CRA: Making This TFSA Mistake Will Result in More Taxes

Holding dividend-paying foreign stocks in your TFSA isn’t the best strategy as you will have to pay tax on the dividends you receive.


Image source: Getty Images

While there are many great stocks here in Canada, you may want to diversify your portfolio by buying stocks from foreign companies. It’s fine to include U.S. and international stocks in your Tax-Free Savings Account (TFSA) portfolio, as there is no limit on the amount of foreign content that you are allowed.

But there are some things to keep in mind. If you want to buy foreign stocks that pay dividends, you should know that foreign dividends are treated differently in a TFSA than Canadian dividends or interest income.

Foreign dividends are taxable in a TFSA

You may not want to hold investments producing foreign income in your TFSA due to the tax consequences.

On withdrawal, Canadian dividends and interest are specifically tax-exempt in a TFSA when earned. Non-Canadian dividends, including those paid by U.S. blue-chip stocks, are subject to non-resident withholding tax (NRT) in a TFSA.

The IRS levies a 15% withholding tax on dividends paid to Canadian resident investors. Whether you own U.S. stocks directly in your TFSA or have a Canadian mutual fund or exchange-traded fund (ETF) that holds U.S. stocks, the result is the same.

You can’t avoid the 15% withholding tax. To make matters worse, you also can’t access the foreign income tax credit, which you can claim on U.S. stocks bought in a non-registered account to offset withholding tax deducted. There’s no way to avoid these taxes in a TFSA. Like any tax, it eats into the amount you actually earn.

For example, the annual dividend paid on 100 shares of McDonald’s is currently US$500, but if you hold these shares in your TFSA, you would only receive US$425 in dividends. The difference of US$75 is lost in withholding tax. On the other hand, if you buy Canadian dividend stocks in your TFSA, you can keep the full amount.

For example, if you buy 100 shares of Toronto-Dominion Bank, you’ll receive the full annual $316 dividend in your account.

You should keep dividend-paying foreign stocks in your RRSP

Although there is an exemption for U.S. dividends paid into an RRSP or RRIF through the tax treaty between Canada and the United States, there is currently no such exemption for the TFSA.

The IRS doesn’t withhold tax at source on U.S. dividends earned in an RRSP account. They respect the non-taxable status of investment income in an RRSP.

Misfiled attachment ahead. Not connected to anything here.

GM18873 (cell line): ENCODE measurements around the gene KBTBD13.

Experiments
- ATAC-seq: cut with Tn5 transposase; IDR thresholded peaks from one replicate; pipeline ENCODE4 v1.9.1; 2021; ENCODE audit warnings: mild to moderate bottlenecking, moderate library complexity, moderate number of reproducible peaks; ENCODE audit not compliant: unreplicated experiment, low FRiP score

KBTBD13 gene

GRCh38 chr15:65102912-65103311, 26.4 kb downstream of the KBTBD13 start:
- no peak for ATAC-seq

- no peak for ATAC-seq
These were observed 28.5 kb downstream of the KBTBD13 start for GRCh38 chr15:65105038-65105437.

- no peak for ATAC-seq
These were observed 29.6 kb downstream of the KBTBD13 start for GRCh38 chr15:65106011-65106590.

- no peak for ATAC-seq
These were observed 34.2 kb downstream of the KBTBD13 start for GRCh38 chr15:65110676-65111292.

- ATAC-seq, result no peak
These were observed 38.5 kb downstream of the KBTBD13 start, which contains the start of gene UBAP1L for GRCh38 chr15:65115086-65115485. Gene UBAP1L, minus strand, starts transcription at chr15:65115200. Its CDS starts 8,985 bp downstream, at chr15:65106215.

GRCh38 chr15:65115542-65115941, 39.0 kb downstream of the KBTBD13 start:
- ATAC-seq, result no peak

The IRS doesn’t care that TFSAs are tax-free. Despite the similarity to U.S. Roth IRAs, the IRS doesn’t consider the TFSA as a registered plan. It’s therefore better to hold U.S. stocks inside an RRSP.

If you have an RRSP and a TFSA, it’s preferable that your TFSA is mainly or exclusively invested in Canadian stocks so your dividends are all tax-exempt.

If you want to have some foreign exposure in your TFSA, you could buy foreign stocks that don’t pay dividends. You should be careful when choosing stocks that don’t pay dividends, as these stocks tend to be higher-risk growth stocks. In a TFSA, capital losses can’t be used to offset capital gains.

This article represents the opinion of the writer, who may disagree with the “official” recommendation position of a Motley Fool premium service or advisor. We’re Motley! Questioning an investing thesis — even one of our own — helps us all think critically about investing and make decisions that help us become smarter, happier, and richer, so we sometimes publish articles that may not be in line with recommendations, rankings or other content.

Fool contributor Stephanie Bedard-Chateauneuf has no position in any of the stocks mentioned.

More on Dividend Stocks

grow dividends
Dividend Stocks

3 Canadian Stocks With a Real Chance of Doubling Your TFSA’s Value

Three outperforming Canadian stocks can help TFSA investors double their account balances.

Read more »

Hand writing Time for Action concept with red marker on transparent wipe board.
Dividend Stocks

3 No-Brainer Stocks I’d Buy Right Now Without Hesitation

At any given time, the market may have certain stocks that offer a powerful combination of reliability, potential, valuation, etc.,…

Read more »

money cash dividends
Dividend Stocks

This 8.39% Dividend Stock Can Pay $100 Cash Every Month

Consider investing in this monthly dividend stock at current levels to lock in high-yielding monthly distributions to create a good…

Read more »

TFSA (Tax free savings account) acronym on wooden cubes on the background of stacks of coins
Dividend Stocks

Here’s the Average TFSA Balance in 2024

The Bank of Montreal (TSX:BMO) says that the average TFSA balance is $41,510, far below the maximum.

Read more »

A glass jar resting on its side with Canadian banknotes and change inside.
Dividend Stocks

Investors: Here’s How to Make $1,000 Each Month in Retirement

Here's how you can easily make $1,000 in monthly passive income in retirement in Canada, without taking on too much…

Read more »

man touches brain to show a good idea
Dividend Stocks

3 No-Brainer TSX Stocks I’d Buy Right Now Without Hesitation

Three TSX stocks that continue to overcome massive headwinds and beat the market are no-brainer buys right now.

Read more »

calculate and analyze stock
Dividend Stocks

TFSA Investors: 2 Top TSX Dividend Stocks to Buy on a Dip and Hold Forever

These top TSX dividend stocks now offer attractive yields and big potential capital gains.

Read more »

grow money, wealth build
Dividend Stocks

1 Dividend Stock to Buy for Growth and Stay for a 5.5% Yield

This dividend stock has been rising higher, but more could certainly be on the way. Now is the time to…

Read more »